I’m not gonna have a go at the actors because the characters, as presented here, are cardboard. There are a few ‘read cue card carefully’ and odd mid-sentence pauses, mainly from Wymark and Hendry but that’s no surprise; apparently they were prone to the old ‘liquid lunch’ so it was best to get the tricky scenes done in the morning. Hendry, to note, was once married to the delightful Janet Munro, a fiery match-up by all accounts. Thinnes is okay; do any of you remember him in The Invaders television series? David Vincent. I was allowed to watch re-runs of that as a kid, loved it. Composer Barry Gray dishes up a self-important score that sometimes overwhelms but is otherwise fun to listen to. Parrish’s direction is stolid and so it is a relief that Meddings is on hand to first blast us into orbit and then blow everything to smithereens in spectacular fashion. I’ve also got nothing against the Andersons trying to attain a level of realism (as in the ‘weightless’ section) but in a flick as far-fetched as this one I reckon the script should mirror (pun!) the ludicrous-ity and have a laugh. I mean, it’s impossible for a planet to ‘hide’ behind the sun due to the gravitational effect of the larger planets (such as Jupiter) whereby the orbits of both Earths would speed up/ slow down to ultimately render either viewable to the other. See? Next time someone tells you ‘Nibiru’ is on the way unseen from behind the sun to annihilate us, tell them that. Feel free to add your own colourful metaphor to finish ‘em off!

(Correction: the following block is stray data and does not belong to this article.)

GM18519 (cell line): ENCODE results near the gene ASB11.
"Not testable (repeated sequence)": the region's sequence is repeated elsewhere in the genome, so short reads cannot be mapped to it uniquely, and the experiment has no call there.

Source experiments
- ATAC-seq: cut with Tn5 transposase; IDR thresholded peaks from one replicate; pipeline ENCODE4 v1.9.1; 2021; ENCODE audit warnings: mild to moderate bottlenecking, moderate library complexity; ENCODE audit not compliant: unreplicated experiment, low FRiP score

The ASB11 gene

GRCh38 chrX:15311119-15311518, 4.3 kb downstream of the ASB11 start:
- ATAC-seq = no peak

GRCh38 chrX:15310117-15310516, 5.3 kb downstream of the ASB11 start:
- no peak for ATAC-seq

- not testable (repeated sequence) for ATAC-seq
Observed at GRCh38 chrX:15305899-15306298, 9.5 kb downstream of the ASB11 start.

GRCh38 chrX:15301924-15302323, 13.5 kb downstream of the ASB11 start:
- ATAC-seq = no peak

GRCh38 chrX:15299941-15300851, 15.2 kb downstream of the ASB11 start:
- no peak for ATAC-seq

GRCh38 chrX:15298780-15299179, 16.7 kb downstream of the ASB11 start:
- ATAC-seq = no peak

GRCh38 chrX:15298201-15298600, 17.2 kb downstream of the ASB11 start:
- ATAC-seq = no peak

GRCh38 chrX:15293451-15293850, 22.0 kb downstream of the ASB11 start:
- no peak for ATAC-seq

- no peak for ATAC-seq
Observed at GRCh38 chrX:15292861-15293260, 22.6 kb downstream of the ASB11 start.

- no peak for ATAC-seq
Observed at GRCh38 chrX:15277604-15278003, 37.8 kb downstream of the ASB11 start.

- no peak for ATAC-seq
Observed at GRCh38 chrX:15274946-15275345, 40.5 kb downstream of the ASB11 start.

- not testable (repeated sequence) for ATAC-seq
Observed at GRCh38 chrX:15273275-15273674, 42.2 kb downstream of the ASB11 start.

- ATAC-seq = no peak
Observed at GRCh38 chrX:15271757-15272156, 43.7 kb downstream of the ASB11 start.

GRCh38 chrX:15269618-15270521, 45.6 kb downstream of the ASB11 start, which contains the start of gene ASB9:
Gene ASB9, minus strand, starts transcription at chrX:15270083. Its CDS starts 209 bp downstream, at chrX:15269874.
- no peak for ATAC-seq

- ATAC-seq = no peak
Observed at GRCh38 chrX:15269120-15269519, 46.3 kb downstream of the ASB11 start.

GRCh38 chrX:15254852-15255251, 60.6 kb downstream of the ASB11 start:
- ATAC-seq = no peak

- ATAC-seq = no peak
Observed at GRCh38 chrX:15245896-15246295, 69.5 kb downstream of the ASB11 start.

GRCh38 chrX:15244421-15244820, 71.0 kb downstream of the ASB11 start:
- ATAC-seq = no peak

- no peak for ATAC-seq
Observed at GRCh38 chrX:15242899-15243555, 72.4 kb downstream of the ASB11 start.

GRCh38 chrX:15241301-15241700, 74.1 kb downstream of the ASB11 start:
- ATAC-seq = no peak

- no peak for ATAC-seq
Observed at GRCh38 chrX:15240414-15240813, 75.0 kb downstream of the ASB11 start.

It’s difficult for me to recommend Journey To The Far Side Of The Sun as a late night time-passer; bit dull if I’m honest. But if you’re a big fan of Gerry & Sylvia Anderson’s televisual output (as I am) then I’d say go for it. If nothing else, you’ve got the recognisable hardware interludes and the satisfying sight of shit blowing up good.
Gonna give it 2 Hood’s out of 5, think that’s fair
ThereWolf, March 2015